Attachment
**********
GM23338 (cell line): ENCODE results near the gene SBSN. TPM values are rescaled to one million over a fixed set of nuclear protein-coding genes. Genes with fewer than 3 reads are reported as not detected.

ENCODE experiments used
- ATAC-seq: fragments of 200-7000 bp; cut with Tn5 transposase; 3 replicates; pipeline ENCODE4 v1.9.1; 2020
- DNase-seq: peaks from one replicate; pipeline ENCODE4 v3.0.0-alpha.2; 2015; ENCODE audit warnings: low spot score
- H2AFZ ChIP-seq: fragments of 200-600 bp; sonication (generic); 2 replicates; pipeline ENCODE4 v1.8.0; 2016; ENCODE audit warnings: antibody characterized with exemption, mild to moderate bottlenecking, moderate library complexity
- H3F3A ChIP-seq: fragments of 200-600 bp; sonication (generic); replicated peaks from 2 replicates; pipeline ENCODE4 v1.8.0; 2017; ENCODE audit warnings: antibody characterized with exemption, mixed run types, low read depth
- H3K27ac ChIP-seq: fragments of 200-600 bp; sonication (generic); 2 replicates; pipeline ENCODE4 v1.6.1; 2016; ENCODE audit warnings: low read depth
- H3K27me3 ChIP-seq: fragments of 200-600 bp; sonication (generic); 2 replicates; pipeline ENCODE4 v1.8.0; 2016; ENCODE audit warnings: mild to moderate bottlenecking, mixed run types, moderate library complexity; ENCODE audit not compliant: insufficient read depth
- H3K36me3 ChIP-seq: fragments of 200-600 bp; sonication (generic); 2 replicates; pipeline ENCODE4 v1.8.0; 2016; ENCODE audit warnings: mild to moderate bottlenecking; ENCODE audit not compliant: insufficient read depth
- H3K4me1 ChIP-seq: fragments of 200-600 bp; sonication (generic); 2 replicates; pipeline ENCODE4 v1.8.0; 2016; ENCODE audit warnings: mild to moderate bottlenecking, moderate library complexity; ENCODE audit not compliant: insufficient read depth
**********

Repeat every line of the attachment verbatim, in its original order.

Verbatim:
GM23338 (cell line): ENCODE results near the gene SBSN. TPM values are rescaled to one million over a fixed set of nuclear protein-coding genes. Genes with fewer than 3 reads are reported as not detected.

ENCODE experiments used
- ATAC-seq: fragments of 200-7000 bp; cut with Tn5 transposase; 3 replicates; pipeline ENCODE4 v1.9.1; 2020
- DNase-seq: peaks from one replicate; pipeline ENCODE4 v3.0.0-alpha.2; 2015; ENCODE audit warnings: low spot score
- H2AFZ ChIP-seq: fragments of 200-600 bp; sonication (generic); 2 replicates; pipeline ENCODE4 v1.8.0; 2016; ENCODE audit warnings: antibody characterized with exemption, mild to moderate bottlenecking, moderate library complexity
- H3F3A ChIP-seq: fragments of 200-600 bp; sonication (generic); replicated peaks from 2 replicates; pipeline ENCODE4 v1.8.0; 2017; ENCODE audit warnings: antibody characterized with exemption, mixed run types, low read depth
- H3K27ac ChIP-seq: fragments of 200-600 bp; sonication (generic); 2 replicates; pipeline ENCODE4 v1.6.1; 2016; ENCODE audit warnings: low read depth
- H3K27me3 ChIP-seq: fragments of 200-600 bp; sonication (generic); 2 replicates; pipeline ENCODE4 v1.8.0; 2016; ENCODE audit warnings: mild to moderate bottlenecking, mixed run types, moderate library complexity; ENCODE audit not compliant: insufficient read depth
- H3K36me3 ChIP-seq: fragments of 200-600 bp; sonication (generic); 2 replicates; pipeline ENCODE4 v1.8.0; 2016; ENCODE audit warnings: mild to moderate bottlenecking; ENCODE audit not compliant: insufficient read depth
- H3K4me1 ChIP-seq: fragments of 200-600 bp; sonication (generic); 2 replicates; pipeline ENCODE4 v1.8.0; 2016; ENCODE audit warnings: mild to moderate bottlenecking, moderate library complexity; ENCODE audit not compliant: insufficient read depth